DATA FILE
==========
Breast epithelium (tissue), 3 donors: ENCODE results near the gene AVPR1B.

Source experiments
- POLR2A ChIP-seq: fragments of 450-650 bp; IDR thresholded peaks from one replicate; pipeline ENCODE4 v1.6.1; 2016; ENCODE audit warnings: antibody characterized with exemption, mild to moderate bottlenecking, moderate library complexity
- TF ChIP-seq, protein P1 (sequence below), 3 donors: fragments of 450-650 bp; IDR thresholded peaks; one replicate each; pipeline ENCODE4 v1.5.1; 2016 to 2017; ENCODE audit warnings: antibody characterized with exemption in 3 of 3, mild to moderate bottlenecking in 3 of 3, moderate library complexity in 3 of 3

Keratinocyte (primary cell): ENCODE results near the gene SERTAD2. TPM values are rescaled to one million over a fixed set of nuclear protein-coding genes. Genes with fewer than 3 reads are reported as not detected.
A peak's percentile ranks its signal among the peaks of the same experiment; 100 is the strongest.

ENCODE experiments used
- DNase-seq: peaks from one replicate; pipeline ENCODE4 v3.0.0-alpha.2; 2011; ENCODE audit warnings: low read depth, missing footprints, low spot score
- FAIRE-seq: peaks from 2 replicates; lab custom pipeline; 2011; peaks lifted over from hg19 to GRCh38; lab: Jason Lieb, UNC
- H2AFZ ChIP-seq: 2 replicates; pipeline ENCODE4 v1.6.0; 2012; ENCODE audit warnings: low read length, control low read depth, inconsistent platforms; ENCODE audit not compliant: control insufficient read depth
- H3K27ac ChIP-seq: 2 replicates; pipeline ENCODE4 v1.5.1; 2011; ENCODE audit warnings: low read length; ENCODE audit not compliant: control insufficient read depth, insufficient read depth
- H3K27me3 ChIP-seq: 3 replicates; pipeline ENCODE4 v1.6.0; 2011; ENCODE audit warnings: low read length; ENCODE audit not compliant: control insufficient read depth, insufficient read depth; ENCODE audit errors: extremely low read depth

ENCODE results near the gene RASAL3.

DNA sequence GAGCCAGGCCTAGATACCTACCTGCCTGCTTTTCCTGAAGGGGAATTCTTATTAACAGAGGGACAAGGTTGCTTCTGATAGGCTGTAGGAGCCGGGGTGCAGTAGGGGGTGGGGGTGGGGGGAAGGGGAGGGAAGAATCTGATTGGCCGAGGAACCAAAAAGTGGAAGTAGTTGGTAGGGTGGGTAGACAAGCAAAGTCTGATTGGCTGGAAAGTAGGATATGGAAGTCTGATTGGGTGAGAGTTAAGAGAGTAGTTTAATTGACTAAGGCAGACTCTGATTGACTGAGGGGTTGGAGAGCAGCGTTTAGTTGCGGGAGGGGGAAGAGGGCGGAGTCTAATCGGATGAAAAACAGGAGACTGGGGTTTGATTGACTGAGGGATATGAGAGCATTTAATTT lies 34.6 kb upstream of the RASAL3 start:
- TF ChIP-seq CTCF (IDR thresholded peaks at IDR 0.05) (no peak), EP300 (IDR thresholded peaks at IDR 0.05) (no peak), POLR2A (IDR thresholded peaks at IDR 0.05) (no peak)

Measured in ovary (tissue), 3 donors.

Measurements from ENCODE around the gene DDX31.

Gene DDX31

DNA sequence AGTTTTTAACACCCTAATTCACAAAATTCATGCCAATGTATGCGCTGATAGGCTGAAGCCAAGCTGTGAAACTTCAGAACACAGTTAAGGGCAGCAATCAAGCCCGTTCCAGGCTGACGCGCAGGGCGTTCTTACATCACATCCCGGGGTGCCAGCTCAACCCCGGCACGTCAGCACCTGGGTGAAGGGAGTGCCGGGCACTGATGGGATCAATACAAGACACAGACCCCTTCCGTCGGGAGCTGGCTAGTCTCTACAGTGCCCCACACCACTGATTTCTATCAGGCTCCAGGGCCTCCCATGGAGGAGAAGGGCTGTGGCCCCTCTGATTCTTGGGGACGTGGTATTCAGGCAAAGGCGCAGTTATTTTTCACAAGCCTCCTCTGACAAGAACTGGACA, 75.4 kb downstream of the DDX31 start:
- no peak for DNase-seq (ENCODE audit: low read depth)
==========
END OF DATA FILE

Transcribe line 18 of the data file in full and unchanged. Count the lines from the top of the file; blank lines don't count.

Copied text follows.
Gene DDX31